The Forbidden City (Zijincheng 紫禁城 "Purple Forbidden City" - purple being the color of the fix polar star that symbolizes the emperor) in Beijing is framed by a square and oblong wall, flanked by four towers in the corners (jiaolou 角樓). The southern "Midday Gate" (Wumen 午門) is a large entrance complex with three gates, the middle one only to be passed by the emperor. To the north of this gate is an artificial river, created from a derived canal of the moat river called "Gold Creek" (Jinshui 金水). This canal called Neijinshui 內金水 "Inner Gold Creek" can be crossed by five bridges. The axis from south to north next passes the Gate of Highest Harmony (Taihemen 太和門) before giving space to a trinity of three buildings in the Outer Court (Waichao 外朝), called Hall of Highest Harmony (Taihedian 太和殿), the small Hall of Harmony of the Mean (Zhonghedian 中和殿), and Hall of Preservation of Harmony (Baohedian 保和殿). These three buildings serve as representative functional locations where the emperor acts as ruler and governor. Further to the north of this complex, the modern visitor passes the Gate of Sovereign Purity (Qianqingmen 乾清門). In old times, only the emperor, women and eunuchs were allowed to proceed further. Even the highest ministers were not allowed to pass this gate. In this Inner Court (Neiting 內庭), we find a second trinity of buildings, but smaller than the first complex: the big Palace of Sovereign Purity (Qianqinggong 乾清宮), the small Hall of Unification of the Highest Beings (Heaven and Earth - Male and Female; Jiaotaidian 交泰殿), and the Palace of Compliant Peace (Kunninggong 坤寧宮). Behind this complex, the northern wall of the Forbidden City is reached at the ususally closed Gate of the Martiality of the Spirits (Shenwumen 神武門). North of the wall, the Ming emperors had erected an artificial hill called "Scenery Hill" (Jingshan 景山) or "Coal Hill" (Meishan 煤山), to meet the needs of the Fengshui thought.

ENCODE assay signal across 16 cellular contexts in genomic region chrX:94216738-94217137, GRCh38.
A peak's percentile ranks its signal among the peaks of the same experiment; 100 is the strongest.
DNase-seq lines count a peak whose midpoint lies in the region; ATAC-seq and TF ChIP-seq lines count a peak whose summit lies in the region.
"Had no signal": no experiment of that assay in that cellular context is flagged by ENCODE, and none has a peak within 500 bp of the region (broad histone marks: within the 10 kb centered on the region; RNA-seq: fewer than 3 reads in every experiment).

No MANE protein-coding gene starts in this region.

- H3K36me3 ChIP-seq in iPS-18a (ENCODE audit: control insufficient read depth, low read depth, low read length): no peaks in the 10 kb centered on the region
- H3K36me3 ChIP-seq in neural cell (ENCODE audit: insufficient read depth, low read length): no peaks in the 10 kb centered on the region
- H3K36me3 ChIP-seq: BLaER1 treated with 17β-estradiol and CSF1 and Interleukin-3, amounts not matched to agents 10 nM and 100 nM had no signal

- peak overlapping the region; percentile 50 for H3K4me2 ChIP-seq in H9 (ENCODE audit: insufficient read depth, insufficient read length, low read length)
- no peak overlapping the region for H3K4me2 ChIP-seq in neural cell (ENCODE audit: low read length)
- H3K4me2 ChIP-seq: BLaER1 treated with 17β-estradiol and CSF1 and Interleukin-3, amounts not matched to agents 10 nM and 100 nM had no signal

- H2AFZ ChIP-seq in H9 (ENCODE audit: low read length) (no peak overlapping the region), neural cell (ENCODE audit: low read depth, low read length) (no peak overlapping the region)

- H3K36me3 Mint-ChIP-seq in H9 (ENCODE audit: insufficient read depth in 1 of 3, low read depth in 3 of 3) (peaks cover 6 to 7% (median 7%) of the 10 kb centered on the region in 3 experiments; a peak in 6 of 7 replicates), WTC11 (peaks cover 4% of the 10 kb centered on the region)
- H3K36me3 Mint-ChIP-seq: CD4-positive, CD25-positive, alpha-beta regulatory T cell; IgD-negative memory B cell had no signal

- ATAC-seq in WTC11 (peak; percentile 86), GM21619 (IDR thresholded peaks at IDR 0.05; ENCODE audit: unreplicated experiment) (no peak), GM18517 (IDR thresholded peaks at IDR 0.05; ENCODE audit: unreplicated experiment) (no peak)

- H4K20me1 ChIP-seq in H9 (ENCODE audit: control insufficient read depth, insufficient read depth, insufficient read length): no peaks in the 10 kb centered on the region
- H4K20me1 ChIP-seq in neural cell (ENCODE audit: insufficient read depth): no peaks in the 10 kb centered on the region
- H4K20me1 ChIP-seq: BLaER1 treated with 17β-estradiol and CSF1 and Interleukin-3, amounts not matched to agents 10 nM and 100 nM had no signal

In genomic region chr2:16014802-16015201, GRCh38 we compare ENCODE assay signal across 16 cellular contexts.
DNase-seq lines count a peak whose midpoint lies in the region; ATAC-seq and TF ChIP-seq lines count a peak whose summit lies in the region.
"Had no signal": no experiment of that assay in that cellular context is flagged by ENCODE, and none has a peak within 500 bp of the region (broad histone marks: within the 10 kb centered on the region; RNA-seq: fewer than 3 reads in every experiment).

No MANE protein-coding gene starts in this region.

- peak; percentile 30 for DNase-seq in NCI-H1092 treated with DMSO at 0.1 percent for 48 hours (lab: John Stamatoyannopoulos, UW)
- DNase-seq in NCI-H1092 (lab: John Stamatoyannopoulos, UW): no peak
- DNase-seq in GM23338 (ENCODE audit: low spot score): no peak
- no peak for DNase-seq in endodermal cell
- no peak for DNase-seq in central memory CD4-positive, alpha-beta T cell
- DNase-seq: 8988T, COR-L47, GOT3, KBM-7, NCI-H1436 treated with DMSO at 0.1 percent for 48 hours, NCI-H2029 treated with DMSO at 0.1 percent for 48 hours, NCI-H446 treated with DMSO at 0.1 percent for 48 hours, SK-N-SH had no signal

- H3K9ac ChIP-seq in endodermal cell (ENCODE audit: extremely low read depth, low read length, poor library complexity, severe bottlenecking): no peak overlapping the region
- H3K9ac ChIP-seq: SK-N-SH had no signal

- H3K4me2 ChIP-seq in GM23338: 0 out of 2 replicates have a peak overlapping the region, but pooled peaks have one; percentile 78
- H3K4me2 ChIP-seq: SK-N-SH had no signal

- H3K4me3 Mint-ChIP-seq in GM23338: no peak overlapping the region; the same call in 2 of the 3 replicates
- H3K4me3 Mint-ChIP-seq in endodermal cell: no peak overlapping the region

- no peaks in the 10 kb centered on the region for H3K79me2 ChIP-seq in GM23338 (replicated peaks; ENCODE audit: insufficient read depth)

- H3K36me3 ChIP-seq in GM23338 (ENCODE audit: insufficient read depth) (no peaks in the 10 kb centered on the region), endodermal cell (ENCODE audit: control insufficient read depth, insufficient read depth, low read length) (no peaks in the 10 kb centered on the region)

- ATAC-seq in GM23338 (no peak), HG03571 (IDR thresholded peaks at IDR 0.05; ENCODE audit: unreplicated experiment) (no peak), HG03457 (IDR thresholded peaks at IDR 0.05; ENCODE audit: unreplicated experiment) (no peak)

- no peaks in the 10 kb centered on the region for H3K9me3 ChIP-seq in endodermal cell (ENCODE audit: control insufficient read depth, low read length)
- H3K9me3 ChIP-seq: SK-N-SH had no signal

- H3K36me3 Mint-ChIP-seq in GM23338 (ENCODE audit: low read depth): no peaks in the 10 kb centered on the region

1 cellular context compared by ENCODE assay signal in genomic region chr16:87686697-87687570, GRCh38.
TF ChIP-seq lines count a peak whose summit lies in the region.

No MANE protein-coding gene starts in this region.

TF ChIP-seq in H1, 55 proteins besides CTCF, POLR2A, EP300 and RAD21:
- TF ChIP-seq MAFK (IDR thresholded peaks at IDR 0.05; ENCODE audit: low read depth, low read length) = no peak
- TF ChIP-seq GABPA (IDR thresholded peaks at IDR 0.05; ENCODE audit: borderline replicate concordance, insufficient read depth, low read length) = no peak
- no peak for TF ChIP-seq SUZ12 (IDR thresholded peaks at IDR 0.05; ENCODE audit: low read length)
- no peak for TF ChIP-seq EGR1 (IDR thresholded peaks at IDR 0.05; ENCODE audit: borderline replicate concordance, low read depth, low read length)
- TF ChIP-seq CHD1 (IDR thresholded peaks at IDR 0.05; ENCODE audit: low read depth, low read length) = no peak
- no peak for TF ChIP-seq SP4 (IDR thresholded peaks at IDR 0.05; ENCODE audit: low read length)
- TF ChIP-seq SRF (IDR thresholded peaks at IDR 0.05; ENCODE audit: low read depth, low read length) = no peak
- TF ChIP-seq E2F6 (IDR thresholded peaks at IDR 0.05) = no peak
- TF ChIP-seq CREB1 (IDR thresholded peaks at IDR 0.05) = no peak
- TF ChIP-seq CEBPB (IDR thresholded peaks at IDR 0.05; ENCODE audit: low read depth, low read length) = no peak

To the left and the right of this axis, in the inner and the outer court there are hundreds of dwelling quarters, studios for studies, magazins for food, weapons, libraries and all the needs for the administration of the Forbidden City and - the whole empire.
Tiananmen (Gate of Celestial Peace) The Tiananmen 天安門 "Gate of Celestial Peace" belongs to the outer wall of the Forbidden City and is erected south of the Noon Gate. From this gate, Mao Zedong 毛澤東 announced the foundation of the People's Republic (Zhonghua renmin gongheguo 中華人民共和國) on October 1st, 1949. The square just south to the Gate of Heavenly Peace was widened in 1958 and is now the largest square anywhere in the world. The Square at the Gate of Celestial Peace (Tiananmen guangchang 天安門廣場) is used as platform for the official military parades. During the Cultural Revolution 文化大革命, the Red Guards 紅衛兵 defiled here to worship Mao. But often, the square served as a location for students to launch their demonstrations, like during the demonstration of May Fourth 1919 五四運動, the demonstrations against the Gang of Four 四人幫 in 1976, and the student movement of June 1989.
On top of the main entrance of the Gate, we can see now the portrait of Mao Zedong and the two plates stating "Long live the PRC" (Zhonghua renmin gongheguo wan sui) and "Long live the unity of the world's people".
Wumen (Noon Gate) The Wumen 午門 "Noon Gate" is the southern entrance of the Forbidden City. The three gates are held in a very austere style and lead a little bit tunnel-like in the outer court. The whole complex of the Noon Gate is shaped in a way that attacking people could be calmed down from three sides, quite similar to European Middle Age castles.